A strategic alliance with Iran and Iraq offers Putin two more potential avenues by which to pressure the Saudis. They can test Saudi determination to defend their market share at any price and its financial wherewithal to do so. Iran claims it can raise crude output by 1 million barrels within six or so months of the lifting of sanctions. The Saudis may be calculating that Iran must first rehabilitate its oil fields and that Iran, cash poor, cannot do so quickly. If this is the case, Russia could step in, offer Iran financing, and force the Saudis to contemplate prices staying lower longer than they anticipated and therefore continuing pressure on their economy.
Russia also could cooperate with Iran and Iraq to take market share from Saudi Arabia in the vital Chinese market. As a recent Bloomberg article pointed out, Saudi Arabia, Iran, Russia, Iraq and other countries are vying intensely for sales to China, the second-largest import market and the major source of demand growth in coming years. Coordinating their pricing and consistently offering the Chinese prices below the Saudi price, they could seek to win market share. Such a price war would pressure the competitors' currencies.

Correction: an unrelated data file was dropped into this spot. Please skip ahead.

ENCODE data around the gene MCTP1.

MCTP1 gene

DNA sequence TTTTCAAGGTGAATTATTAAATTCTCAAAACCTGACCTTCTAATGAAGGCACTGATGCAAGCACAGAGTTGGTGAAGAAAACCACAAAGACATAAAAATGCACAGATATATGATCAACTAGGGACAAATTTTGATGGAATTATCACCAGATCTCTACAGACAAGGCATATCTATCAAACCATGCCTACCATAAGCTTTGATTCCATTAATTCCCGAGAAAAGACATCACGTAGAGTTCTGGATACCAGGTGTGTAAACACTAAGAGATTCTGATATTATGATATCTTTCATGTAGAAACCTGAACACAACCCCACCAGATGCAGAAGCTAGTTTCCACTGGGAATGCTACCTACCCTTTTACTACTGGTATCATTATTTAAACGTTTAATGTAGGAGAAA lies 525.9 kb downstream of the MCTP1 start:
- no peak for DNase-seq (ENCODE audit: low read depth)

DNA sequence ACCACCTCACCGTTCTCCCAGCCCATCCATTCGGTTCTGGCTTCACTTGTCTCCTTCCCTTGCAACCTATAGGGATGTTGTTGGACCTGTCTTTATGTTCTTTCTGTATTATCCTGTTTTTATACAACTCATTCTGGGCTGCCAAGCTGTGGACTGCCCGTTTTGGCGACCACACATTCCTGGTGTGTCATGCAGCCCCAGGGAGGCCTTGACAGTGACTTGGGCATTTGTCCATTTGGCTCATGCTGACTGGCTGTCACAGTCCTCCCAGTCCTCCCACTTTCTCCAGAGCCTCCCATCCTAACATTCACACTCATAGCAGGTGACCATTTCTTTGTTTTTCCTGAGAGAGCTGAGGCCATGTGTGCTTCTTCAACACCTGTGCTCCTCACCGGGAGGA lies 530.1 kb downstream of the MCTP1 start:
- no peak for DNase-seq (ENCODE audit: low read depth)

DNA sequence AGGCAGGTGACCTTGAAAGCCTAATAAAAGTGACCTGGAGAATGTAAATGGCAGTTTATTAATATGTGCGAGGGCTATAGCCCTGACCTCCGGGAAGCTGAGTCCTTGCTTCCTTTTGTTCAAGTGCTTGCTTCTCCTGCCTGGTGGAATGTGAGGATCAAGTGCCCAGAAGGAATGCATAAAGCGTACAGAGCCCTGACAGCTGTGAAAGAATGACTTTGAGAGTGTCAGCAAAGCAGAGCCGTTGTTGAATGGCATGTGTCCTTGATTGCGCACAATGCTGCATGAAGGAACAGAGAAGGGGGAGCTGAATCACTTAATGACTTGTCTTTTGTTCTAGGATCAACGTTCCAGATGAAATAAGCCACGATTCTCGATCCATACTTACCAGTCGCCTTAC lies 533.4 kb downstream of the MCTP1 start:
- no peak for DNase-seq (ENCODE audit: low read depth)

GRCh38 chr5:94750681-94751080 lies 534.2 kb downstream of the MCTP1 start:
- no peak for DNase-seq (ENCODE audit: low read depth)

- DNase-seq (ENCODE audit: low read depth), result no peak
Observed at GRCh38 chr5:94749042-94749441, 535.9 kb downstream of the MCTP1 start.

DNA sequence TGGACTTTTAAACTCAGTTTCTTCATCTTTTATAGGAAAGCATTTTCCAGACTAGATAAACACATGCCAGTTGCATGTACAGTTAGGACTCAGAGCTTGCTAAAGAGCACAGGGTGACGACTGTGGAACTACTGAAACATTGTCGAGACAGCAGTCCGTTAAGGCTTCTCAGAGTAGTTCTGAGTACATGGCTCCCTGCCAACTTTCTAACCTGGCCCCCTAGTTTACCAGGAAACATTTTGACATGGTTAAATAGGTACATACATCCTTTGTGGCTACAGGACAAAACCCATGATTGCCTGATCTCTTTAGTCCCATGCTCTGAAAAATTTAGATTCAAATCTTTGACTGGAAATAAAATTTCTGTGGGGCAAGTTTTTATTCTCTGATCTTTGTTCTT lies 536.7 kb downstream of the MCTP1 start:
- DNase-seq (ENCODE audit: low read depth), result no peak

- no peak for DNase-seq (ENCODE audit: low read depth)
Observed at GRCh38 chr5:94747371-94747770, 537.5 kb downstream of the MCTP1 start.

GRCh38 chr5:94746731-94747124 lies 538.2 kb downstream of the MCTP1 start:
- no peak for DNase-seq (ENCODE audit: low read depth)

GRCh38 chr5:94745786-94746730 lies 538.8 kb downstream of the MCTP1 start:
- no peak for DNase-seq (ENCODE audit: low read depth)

Each of these opportunities offers the possibility to address the pressures on the Russian energy industry. However, Putin will have to play his cards carefully. Played heavy-handedly, he could intensify fears in Europe of excessive dependence on Russian energy supplies and awaken such fears in China. This could lead the Europeans and Chinese to search for other suppliers. In addition, mismanaged confrontation with the United States and Europe over Syria could lead to the broadening and strengthening of economic and financial sanctions. Moreover, neither Iran nor Iraq will want to become overly dependent on Russia, which lacks the resources they need to develop their energy industries.
This article was originally published by Oilprice.com.